Apple and Google have been ordered by the U.S. government to hand over names, phone numbers and other identifying data of at least 10,000 users of a single gun scope app, Forbes reports Friday in an investigative feature.
Immigration and Customs Enforcement (ICE) is reportedly gathering information as part of a wider investigation into suspected breaches of weapons export regulations involving the scope this company makes, though the company itself isn’t under investigation, according to the federal order.
“This pattern of unlawful, attempted exports of this rifle scope in combination with the manner in which the ATN Obsidian 4 application is paired with this scope manufactured by Company A supports the conclusion that the information requested herein will assist the government in identifying networks engaged in the unlawful export of this rifle scope through identifying end users located in countries to which export of this item is restricted,” the government order reads.
“It’s an unprecedented move: Never before has a case been disclosed in which American investigators demanded personal data of users of a single app from Apple and Google,” writes Thomas Brewster, “And never has an order been made public where the feds have asked the Silicon Valley giants for info on so many thousands of people in one go.”
According to a court order filed by the Department of Justice (DOJ) on September 5, investigators want information on users of Obsidian 4, a tool used to control rifle scopes made by night-vision specialist American Technologies Network Corp. The app allows gun owners to get a live stream, take video and calibrate their gun scope from an Android or iPhone device. According to the Google Play page for Obsidian 4, it has more than 10,000 downloads. Apple doesn’t provide download numbers, so it’s unclear how many iPhone owners have been swept up in this latest government data grab.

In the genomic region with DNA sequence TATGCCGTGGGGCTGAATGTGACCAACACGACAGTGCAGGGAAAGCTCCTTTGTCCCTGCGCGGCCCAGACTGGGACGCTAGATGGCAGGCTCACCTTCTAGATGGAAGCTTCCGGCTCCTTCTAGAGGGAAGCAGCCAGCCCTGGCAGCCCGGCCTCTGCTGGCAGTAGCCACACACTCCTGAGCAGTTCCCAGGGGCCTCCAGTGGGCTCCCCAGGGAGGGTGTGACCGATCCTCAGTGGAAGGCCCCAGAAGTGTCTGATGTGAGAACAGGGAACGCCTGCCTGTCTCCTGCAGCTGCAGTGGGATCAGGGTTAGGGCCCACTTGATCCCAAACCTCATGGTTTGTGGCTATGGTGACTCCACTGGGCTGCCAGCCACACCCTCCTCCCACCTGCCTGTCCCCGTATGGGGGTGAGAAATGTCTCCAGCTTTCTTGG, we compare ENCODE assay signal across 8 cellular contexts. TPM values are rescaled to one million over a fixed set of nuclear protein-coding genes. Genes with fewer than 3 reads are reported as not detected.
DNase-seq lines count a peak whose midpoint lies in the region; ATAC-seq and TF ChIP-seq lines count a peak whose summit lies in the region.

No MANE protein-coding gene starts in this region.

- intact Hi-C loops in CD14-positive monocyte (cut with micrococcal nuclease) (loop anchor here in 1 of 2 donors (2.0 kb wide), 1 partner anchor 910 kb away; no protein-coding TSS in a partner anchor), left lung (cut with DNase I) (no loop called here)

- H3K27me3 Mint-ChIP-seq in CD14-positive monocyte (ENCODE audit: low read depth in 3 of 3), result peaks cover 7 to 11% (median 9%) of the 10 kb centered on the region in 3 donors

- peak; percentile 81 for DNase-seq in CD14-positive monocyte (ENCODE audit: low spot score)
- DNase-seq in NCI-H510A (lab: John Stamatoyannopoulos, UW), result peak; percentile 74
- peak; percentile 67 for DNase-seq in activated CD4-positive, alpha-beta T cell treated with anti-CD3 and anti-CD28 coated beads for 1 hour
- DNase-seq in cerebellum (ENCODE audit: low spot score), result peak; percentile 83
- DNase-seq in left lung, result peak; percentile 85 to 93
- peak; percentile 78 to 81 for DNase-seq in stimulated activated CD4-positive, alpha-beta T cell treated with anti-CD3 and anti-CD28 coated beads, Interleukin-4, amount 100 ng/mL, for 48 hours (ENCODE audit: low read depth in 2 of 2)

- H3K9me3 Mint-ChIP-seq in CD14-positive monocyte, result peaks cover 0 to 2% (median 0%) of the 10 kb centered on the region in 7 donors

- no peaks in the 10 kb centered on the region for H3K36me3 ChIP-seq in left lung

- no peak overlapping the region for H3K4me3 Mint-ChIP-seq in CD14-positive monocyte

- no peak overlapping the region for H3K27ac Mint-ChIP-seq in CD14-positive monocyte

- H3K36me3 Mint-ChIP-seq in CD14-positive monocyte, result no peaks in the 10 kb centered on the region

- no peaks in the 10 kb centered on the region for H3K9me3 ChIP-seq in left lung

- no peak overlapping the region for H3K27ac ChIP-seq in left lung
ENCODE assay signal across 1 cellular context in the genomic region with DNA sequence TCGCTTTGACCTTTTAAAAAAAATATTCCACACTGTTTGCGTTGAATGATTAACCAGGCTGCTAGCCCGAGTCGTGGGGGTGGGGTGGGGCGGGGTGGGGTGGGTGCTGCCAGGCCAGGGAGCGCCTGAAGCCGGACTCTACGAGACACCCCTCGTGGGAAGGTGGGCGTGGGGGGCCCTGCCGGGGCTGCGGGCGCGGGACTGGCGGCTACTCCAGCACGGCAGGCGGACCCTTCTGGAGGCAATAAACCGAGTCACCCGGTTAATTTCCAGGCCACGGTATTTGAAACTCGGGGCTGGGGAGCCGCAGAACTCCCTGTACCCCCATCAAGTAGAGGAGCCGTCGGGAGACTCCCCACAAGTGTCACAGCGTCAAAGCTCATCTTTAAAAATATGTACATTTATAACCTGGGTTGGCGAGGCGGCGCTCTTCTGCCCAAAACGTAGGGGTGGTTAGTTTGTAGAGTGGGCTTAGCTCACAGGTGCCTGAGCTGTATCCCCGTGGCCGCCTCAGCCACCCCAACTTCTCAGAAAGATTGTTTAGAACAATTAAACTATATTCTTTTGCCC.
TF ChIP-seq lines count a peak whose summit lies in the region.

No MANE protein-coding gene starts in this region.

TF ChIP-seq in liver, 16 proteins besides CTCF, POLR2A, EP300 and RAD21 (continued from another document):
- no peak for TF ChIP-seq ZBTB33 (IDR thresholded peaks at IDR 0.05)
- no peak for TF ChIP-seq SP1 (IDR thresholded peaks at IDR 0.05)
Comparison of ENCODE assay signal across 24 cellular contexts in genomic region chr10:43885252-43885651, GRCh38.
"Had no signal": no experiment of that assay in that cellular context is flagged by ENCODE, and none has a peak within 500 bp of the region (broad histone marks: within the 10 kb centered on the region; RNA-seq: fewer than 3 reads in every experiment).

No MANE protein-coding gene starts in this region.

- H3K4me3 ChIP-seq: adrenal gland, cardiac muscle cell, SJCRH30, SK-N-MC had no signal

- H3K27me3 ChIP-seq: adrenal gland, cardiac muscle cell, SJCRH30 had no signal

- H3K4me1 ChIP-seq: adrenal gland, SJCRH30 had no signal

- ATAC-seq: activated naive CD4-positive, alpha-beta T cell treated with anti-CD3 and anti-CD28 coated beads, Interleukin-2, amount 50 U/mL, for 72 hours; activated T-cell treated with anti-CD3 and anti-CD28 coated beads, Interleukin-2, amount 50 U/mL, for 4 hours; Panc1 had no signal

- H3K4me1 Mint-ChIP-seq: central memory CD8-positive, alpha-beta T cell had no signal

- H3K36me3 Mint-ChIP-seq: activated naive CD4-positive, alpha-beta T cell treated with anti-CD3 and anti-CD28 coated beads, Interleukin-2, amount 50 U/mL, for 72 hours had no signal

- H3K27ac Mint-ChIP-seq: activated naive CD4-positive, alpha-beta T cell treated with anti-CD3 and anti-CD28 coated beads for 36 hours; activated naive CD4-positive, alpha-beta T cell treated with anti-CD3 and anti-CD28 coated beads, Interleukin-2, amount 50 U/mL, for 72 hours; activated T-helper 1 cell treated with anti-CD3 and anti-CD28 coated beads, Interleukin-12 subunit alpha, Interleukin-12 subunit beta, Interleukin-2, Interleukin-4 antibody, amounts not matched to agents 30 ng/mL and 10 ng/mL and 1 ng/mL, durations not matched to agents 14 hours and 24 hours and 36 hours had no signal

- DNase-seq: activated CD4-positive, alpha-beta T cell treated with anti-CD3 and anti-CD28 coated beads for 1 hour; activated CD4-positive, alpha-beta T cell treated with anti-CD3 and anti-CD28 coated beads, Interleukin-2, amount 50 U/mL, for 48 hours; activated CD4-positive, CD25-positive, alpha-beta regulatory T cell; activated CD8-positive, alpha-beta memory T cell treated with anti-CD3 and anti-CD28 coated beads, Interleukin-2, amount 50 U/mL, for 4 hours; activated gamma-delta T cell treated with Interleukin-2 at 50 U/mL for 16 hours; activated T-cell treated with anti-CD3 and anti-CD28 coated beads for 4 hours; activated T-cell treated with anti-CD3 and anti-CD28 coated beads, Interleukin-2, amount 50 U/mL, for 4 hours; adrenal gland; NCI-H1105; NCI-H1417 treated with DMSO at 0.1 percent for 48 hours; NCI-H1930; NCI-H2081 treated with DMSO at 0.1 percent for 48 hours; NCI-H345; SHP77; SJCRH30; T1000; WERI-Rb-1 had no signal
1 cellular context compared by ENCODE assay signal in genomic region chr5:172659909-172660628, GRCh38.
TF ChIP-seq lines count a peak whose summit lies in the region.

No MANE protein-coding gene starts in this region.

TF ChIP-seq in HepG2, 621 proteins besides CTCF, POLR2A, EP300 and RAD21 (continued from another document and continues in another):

If Apple and Google decide to hand over the information, it could include data on thousands of people who have nothing to do with the crimes being investigated, privacy activists warned. Edin Omanovic, lead on Privacy International’s State Surveillance program, said the order would set a dangerous precedent and scoop up “huge amounts of innocent people’s personal data.”
“Such orders need to be based on suspicion and be particularized—this is neither,” Omanovic added.
Neither Apple nor Google had responded to a request for comment at the time of publication. ATN, the scope maker, also hadn’t responded.